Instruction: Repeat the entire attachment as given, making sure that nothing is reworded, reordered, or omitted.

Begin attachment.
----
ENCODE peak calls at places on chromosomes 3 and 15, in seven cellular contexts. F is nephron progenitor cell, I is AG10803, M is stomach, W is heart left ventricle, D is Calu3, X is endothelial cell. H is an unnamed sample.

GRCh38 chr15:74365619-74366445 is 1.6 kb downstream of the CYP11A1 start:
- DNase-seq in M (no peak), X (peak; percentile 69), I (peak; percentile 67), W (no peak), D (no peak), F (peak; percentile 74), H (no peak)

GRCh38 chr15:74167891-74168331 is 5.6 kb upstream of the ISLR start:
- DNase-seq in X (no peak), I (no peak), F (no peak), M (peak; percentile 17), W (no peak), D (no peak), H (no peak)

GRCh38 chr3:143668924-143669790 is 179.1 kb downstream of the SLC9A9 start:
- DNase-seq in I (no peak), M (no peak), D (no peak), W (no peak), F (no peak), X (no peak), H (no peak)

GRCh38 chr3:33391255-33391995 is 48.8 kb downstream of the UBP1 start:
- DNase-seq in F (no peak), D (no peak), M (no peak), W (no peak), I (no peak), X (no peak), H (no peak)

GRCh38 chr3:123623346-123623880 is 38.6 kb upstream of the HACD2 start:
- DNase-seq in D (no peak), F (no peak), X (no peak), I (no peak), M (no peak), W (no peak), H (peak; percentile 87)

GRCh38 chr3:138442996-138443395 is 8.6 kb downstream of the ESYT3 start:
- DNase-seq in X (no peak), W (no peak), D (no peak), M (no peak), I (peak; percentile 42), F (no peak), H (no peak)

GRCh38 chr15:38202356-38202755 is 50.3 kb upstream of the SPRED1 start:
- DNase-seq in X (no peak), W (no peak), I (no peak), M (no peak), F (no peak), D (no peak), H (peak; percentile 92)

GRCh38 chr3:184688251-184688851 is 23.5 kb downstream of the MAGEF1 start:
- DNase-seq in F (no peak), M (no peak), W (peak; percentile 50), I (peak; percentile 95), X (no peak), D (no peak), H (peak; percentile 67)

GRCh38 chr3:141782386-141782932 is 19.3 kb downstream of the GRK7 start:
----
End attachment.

ENCODE peak calls at places on chromosomes 3 and 15, in seven cellular contexts. F is nephron progenitor cell, I is AG10803, M is stomach, W is heart left ventricle, D is Calu3, X is endothelial cell. H is an unnamed sample.

GRCh38 chr15:74365619-74366445 is 1.6 kb downstream of the CYP11A1 start:
- DNase-seq in M (no peak), X (peak; percentile 69), I (peak; percentile 67), W (no peak), D (no peak), F (peak; percentile 74), H (no peak)

GRCh38 chr15:74167891-74168331 is 5.6 kb upstream of the ISLR start:
- DNase-seq in X (no peak), I (no peak), F (no peak), M (peak; percentile 17), W (no peak), D (no peak), H (no peak)

GRCh38 chr3:143668924-143669790 is 179.1 kb downstream of the SLC9A9 start:
- DNase-seq in I (no peak), M (no peak), D (no peak), W (no peak), F (no peak), X (no peak), H (no peak)

GRCh38 chr3:33391255-33391995 is 48.8 kb downstream of the UBP1 start:
- DNase-seq in F (no peak), D (no peak), M (no peak), W (no peak), I (no peak), X (no peak), H (no peak)

GRCh38 chr3:123623346-123623880 is 38.6 kb upstream of the HACD2 start:
- DNase-seq in D (no peak), F (no peak), X (no peak), I (no peak), M (no peak), W (no peak), H (peak; percentile 87)

GRCh38 chr3:138442996-138443395 is 8.6 kb downstream of the ESYT3 start:
- DNase-seq in X (no peak), W (no peak), D (no peak), M (no peak), I (peak; percentile 42), F (no peak), H (no peak)

GRCh38 chr15:38202356-38202755 is 50.3 kb upstream of the SPRED1 start:
- DNase-seq in X (no peak), W (no peak), I (no peak), M (no peak), F (no peak), D (no peak), H (peak; percentile 92)

GRCh38 chr3:184688251-184688851 is 23.5 kb downstream of the MAGEF1 start:
- DNase-seq in F (no peak), M (no peak), W (peak; percentile 50), I (peak; percentile 95), X (no peak), D (no peak), H (peak; percentile 67)

GRCh38 chr3:141782386-141782932 is 19.3 kb downstream of the GRK7 start: